Design and innovation is no longer a nice to have for businesses who wish to flourish in the ‘next normal’ and beyond. Welcome to the rise of the CDO, or the Chief Design Officer.
The time to start building leadership skills is now. Individuals who currently hold the roles of team champion, product owner, lead product designer or other lead design roles are well placed to join the C-suite of the future and integrate design methodologies into the fabric of their organisations.
Before examining the specific skill sets required for developing design leadership, it is important to look at the foundational traits that emerging design leaders are already using in their work.
Abilities such as:
- Finding and framing opportunities for the use of design within a project or business unit.
- Adoption of new approaches for seeing and understanding customer demands and the vision to generate innovative and meaningful solutions.
- Effective management of teams and time frames. Enhancing the company’s expertise by developing skills across teams.
- Communicate equally with executives and teams. Engage the organisation in the construction of a clear path to reaching a desirable future, built on new ways of working and open communication.
The Four Core Traits of The C-Level Design Leader
The skill set above is currently fostered within many businesses and organisations. However, to move design into the executive office we have identified new skills that must also be learned.
The four new core traits fundamental to becoming a design leader:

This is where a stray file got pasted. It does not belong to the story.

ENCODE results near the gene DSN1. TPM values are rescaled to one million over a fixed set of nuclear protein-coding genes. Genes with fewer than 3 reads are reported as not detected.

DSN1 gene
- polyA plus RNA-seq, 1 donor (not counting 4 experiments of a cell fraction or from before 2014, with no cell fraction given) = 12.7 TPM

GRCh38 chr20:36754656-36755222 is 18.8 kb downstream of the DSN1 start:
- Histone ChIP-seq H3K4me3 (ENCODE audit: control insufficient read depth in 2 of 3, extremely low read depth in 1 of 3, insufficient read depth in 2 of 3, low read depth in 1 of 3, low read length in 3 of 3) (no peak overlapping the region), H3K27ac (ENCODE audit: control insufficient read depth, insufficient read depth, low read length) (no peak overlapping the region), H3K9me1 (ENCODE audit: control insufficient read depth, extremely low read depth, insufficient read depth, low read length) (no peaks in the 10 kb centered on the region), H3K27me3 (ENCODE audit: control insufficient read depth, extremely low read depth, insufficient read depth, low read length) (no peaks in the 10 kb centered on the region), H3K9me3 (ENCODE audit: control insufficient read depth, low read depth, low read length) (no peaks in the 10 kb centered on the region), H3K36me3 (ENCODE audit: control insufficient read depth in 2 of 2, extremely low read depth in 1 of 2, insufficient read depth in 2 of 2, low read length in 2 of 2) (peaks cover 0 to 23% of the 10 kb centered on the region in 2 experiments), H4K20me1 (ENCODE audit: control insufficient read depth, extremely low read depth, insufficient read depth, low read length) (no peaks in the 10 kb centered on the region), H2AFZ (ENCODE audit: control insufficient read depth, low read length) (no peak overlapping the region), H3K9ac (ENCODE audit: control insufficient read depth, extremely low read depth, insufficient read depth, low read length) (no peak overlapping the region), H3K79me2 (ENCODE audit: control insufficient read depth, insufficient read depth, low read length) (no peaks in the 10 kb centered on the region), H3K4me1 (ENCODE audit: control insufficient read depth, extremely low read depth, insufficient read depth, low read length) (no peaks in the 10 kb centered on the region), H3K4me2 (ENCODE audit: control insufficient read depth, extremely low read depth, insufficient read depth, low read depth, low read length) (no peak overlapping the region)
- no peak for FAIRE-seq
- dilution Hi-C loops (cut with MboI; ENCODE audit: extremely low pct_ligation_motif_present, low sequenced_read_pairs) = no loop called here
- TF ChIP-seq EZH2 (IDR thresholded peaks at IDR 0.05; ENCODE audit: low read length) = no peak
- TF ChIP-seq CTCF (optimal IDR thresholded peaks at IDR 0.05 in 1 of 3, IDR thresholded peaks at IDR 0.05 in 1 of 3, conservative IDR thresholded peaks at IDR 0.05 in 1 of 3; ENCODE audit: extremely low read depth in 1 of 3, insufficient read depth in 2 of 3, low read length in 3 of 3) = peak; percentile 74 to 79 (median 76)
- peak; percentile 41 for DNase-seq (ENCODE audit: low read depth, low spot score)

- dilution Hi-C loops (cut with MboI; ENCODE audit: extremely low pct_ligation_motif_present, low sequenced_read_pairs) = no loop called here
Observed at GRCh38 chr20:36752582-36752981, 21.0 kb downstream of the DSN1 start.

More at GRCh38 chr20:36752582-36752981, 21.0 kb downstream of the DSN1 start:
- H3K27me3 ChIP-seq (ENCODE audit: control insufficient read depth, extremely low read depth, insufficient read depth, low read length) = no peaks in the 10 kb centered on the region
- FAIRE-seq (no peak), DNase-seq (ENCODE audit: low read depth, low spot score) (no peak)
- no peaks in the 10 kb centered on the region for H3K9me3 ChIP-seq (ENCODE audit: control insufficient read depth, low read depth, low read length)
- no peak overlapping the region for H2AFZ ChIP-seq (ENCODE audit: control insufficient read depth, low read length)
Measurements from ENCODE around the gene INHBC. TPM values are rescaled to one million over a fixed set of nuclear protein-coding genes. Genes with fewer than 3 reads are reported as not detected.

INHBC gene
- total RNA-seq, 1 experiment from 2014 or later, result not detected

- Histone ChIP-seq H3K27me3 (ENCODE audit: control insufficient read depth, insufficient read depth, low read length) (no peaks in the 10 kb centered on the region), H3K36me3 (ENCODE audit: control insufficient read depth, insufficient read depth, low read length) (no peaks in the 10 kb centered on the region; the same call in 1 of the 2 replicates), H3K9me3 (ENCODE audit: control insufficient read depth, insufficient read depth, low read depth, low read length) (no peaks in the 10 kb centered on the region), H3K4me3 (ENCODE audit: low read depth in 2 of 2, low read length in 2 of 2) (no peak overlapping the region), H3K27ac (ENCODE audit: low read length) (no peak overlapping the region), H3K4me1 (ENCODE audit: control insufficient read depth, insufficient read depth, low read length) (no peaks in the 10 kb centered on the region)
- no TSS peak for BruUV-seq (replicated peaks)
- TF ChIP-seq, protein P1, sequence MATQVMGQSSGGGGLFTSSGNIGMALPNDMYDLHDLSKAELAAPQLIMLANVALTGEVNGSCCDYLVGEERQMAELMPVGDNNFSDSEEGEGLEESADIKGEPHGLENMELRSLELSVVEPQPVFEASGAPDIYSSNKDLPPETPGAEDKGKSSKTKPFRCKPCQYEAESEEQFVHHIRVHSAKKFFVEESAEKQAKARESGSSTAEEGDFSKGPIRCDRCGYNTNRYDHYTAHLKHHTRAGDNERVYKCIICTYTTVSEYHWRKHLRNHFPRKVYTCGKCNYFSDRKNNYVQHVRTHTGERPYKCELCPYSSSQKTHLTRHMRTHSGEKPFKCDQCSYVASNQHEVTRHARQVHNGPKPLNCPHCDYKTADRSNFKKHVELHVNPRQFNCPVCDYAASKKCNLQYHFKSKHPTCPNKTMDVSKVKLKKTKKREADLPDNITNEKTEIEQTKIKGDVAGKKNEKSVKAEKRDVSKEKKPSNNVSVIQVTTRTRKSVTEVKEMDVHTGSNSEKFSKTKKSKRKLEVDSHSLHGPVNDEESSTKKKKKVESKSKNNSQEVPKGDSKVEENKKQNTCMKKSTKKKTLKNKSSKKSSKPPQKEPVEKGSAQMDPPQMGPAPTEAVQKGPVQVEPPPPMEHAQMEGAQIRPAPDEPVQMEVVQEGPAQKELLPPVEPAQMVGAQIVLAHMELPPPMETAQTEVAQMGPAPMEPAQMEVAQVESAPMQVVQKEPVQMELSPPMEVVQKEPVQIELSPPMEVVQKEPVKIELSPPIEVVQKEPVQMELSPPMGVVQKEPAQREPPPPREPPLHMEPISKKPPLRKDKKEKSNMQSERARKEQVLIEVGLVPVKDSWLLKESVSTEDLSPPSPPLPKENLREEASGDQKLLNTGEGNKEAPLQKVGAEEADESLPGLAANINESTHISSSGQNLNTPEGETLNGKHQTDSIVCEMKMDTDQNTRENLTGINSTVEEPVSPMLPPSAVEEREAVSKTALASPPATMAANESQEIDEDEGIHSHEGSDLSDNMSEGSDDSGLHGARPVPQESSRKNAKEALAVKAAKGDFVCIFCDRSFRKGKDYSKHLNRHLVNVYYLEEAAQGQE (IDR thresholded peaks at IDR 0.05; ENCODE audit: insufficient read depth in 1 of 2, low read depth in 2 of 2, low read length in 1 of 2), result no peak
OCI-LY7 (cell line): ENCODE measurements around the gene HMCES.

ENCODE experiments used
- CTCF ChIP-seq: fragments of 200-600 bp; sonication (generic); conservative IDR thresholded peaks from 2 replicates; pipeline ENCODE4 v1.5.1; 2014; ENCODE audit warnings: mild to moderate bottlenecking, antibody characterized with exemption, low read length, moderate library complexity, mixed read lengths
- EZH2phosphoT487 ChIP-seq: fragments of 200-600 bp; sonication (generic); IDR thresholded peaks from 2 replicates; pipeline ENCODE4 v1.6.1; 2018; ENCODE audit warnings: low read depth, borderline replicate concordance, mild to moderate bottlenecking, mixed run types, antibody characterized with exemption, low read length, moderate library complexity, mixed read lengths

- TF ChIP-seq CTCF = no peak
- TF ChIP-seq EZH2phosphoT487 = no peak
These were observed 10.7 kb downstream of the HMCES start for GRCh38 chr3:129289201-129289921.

1) Brings A Vision
A design leader understands the value of having a ‘north star’. At Echos we explain the concept of a north star as creating the vision of what the project will achieve. It defines not only the objectives, but keeps all stakeholders engaged with a vision of the future they are working towards.
Having a clear vision also creates complete alignment and a culture of agreement between team members. A design leader understands how to create this vision and encourage people to get there.
A design leader understands how to create context around a vision to clearly define the benefits for the user and the business. This means creating clarity around what the project is building and what it is ‘NOT’ building. Projects can easily get derailed, go over budget or lose focus when a design leader does not clearly define the project. Understanding what you are achieving with a project is just as important to understanding what you do not need to achieve.
On a practical level this means measuring objectives and key results as well as focusing on strategic outcomes. A design leader understands how to create and implement innovation strategies, create product visions and identify new opportunities as they arise.
2) Articulates The Value Of Design
According to design team consultant, Peter Merholz, a design leader must be confident to articulate the value of design as a diplomat, an advocate and an architect:
These three ways of communicating ensures that design is always top of mind for their organisation as well as their larger industry.
A design leader must be a diplomat who is attuned to creating influence upwards, sideways and down to ensure design value is articulated throughout an organisation. They must represent design in every discussion, as well as listen to the concerns of others, ensuring that everyone is heard and supported in the design journey.